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Dr. Saturday

Yes, the nation’s top QB recruit just chose Indiana. Is he really the Hoosiers’ hometown hero?

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The highly publicized recruitment of top quarterback Gunner Kiel has come to a shocking conclusion that few saw coming.

Instead of making his mark with a major established program, Kiel has decided to stay close to home and play at Indiana.

Yeah, you read that right, Indiana, a school that has had one winning season in the past 16 years.

"It came down to gut feel and where he felt most comfortable," Kip Kiel, Gunner's father, told the Indianapolis Star. "With Alabama there's obviously a lot of tradition. But coach Wilson has done a great job and there's a lot of excitement in Bloomington right now. I think Gunner felt that."

Kiel is easily the biggest recruit to pledge to the Hoosiers since Antwaan Randle El chose them over several other national offers. The difference is that Randle El ended up in Bloomington because no other school wanted him as a quarterback.

As a junior, Kiel passed for 2,645 yards and 36 touchdowns. He also rushed for 238 yards and seven scores. He's considered the nation's top quarterbacking prospect, according to Rivals.com.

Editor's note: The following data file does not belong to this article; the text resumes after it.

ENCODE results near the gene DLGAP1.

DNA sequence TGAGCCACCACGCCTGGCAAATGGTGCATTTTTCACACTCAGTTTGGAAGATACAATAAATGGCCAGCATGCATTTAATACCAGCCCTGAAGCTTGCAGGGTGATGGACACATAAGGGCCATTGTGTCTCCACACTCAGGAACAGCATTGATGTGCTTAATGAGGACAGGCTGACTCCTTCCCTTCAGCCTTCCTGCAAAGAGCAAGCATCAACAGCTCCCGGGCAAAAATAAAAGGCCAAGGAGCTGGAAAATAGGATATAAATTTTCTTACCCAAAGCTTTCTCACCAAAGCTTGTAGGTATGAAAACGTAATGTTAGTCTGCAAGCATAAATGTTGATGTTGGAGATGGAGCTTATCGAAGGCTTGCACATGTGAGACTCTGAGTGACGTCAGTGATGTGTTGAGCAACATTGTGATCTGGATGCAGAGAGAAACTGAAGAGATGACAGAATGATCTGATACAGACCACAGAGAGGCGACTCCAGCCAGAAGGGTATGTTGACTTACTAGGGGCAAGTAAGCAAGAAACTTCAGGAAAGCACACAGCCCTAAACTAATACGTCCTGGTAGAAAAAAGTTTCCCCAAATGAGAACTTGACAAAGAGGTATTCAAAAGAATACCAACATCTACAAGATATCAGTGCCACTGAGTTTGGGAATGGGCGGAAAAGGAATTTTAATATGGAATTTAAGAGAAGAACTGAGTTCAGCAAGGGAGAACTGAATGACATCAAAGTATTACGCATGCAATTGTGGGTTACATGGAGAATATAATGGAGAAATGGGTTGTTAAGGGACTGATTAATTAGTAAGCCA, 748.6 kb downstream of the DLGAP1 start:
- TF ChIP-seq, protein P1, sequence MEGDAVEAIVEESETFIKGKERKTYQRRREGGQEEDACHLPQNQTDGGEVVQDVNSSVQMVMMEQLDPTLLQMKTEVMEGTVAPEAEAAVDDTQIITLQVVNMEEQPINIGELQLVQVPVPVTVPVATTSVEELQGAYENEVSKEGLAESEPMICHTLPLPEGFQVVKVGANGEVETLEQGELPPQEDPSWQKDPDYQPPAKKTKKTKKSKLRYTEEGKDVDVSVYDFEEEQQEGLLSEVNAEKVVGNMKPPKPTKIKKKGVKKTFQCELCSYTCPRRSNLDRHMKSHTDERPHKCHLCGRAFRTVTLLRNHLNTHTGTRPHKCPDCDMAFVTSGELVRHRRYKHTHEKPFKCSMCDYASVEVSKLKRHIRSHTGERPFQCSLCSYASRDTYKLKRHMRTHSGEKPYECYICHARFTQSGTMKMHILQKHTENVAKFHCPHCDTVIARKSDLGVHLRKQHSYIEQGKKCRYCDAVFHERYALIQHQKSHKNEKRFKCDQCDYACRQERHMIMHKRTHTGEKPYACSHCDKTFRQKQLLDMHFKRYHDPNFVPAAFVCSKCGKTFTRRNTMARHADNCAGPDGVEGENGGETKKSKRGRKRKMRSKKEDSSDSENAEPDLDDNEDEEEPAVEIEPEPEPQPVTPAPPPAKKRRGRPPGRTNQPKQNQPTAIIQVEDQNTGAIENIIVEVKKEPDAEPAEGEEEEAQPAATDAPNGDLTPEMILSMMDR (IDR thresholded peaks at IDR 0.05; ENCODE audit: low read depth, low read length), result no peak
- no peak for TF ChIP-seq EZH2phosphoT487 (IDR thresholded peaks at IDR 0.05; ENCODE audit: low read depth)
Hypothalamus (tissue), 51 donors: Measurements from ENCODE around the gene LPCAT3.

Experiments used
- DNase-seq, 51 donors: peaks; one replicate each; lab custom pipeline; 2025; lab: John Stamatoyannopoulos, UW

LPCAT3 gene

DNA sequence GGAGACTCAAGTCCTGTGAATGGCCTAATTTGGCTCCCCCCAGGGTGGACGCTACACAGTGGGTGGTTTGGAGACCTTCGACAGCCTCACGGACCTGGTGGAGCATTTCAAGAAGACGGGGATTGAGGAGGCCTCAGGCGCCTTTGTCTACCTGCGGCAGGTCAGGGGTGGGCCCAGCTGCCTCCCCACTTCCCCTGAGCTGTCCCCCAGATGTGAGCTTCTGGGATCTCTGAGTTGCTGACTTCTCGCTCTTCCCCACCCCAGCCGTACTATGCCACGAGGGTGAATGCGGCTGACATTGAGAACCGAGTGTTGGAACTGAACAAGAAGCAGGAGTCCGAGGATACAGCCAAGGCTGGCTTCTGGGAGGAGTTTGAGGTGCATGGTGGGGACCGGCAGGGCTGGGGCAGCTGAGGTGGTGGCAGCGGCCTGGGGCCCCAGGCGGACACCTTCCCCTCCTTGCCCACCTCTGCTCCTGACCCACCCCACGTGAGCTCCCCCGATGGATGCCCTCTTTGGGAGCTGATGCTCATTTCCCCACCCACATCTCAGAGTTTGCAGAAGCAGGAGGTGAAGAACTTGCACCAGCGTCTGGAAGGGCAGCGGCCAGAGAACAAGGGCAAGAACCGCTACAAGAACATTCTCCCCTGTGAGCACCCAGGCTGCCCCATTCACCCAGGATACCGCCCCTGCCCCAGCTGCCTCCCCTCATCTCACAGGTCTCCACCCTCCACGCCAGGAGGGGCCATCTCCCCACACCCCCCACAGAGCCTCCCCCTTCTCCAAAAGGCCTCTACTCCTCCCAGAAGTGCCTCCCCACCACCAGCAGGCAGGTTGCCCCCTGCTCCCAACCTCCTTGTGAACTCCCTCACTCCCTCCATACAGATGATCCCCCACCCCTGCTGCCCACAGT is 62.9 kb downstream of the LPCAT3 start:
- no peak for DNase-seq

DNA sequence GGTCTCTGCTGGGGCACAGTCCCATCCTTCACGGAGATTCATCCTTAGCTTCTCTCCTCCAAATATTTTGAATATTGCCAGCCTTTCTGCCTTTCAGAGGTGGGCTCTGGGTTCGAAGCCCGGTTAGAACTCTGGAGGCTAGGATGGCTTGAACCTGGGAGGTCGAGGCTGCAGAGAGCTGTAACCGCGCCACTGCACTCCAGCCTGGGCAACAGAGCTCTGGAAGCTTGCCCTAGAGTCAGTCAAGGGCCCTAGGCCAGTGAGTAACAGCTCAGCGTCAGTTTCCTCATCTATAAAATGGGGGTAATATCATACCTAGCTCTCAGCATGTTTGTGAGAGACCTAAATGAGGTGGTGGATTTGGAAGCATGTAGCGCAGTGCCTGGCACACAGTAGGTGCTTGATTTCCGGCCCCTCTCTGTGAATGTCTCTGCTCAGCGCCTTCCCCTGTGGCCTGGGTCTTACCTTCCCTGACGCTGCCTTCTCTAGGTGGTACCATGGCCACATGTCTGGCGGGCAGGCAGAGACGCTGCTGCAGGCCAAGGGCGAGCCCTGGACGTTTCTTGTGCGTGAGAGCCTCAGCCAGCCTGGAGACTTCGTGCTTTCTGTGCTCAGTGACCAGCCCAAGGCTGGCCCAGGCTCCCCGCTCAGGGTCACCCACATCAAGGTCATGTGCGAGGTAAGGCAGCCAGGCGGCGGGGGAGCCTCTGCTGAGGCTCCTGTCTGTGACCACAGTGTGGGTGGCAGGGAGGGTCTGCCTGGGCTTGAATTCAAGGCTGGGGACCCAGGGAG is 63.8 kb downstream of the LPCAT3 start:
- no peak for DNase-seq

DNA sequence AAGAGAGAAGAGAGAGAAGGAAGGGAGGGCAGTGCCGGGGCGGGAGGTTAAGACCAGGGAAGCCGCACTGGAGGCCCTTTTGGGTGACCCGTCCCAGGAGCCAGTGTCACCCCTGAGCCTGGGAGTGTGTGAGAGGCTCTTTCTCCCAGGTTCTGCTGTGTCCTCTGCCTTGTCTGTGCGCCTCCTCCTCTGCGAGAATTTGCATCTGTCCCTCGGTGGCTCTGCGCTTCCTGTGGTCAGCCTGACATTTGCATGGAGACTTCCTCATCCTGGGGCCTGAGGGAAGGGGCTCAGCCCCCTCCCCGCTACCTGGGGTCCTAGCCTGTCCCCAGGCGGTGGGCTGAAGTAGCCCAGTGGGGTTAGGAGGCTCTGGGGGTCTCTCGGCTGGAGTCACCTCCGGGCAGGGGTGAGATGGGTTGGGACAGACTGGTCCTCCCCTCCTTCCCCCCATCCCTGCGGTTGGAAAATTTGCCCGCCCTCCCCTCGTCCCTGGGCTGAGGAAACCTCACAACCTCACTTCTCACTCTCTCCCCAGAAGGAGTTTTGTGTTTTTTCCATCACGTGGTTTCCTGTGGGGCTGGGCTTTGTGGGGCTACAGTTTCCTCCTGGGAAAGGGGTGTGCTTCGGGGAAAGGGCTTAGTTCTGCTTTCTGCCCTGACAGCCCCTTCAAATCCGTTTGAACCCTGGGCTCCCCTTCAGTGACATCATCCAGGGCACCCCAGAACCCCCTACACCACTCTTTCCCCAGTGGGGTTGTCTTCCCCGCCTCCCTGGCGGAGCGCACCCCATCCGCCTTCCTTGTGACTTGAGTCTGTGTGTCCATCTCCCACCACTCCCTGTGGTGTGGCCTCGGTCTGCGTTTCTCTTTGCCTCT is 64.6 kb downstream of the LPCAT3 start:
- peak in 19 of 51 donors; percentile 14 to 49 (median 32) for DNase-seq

Kiel, a native of Columbus, Ind., asked around before committing to first-year coach Kevin Wilson, including talking to St. Louis Rams starting quarterback Sam Bradford, a Heisman winner who worked with Wilson during his time at Oklahoma.

"There's no question," Kip Kiel told the paper. "That was a huge part of it. Not just Bradford, but several quarterbacks. He's done a tremendous job developing quarterbacks. That goes back to his time at Northwestern and even before that."

Kiel also will get to play with his brother Dusty, who is a sophomore quarterback for the Hooisers.
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But being the hometown kid who picks the hometown school is not all it's cracked up to be. From the moment Kiel signs his letter of intent in February -- and even before -- he'll be hailed as the savior of the program. He'll have more pressure on him at Indiana than he may have had at places like Missouri or Oklahoma, two of the major schools recruiting him. And if he doesn't live up to that billing, he could endure a Mitch Mustain-like fate.

Mustain, a native of Springdale, Ark., ended up with at Arkansas mostly because his high school coach, Gus Malzahn, was named the offensive coordinator there. Mustain was 8-0 as a true freshman starter in 2006, but lost his starting job to Casey Dick late in the season and never got it back. After Malzahn left to be the offensive coordinator at Tulsa, Mustain asked for his release. He ended up at USC and was sparsely heard from for the next four seasons. He went undrafted and was recently cut after a brief stint with the Hamilton Tiger-Cats of the Canadian Football League.

Obviously, Mustain's journey is a radical example, but also a cautionary tale. Unlike Mustain, Kiel enters a much tougher situation considering Indiana's recent struggles. Other than winning seven games in 2007, the Hoosies haven't won more than five in any year since 1994. Their facilities are among the worst in the Big Ten and their fan support is iffy at best. Fans are going to expect results immediately and it will be up to Wilson to keep Kiel levelheaded and make sure he has enough support around him to make a turnaround possible.

Who knows? Maybe Kiel will be the player that changes the Indiana program forever.

No pressure.

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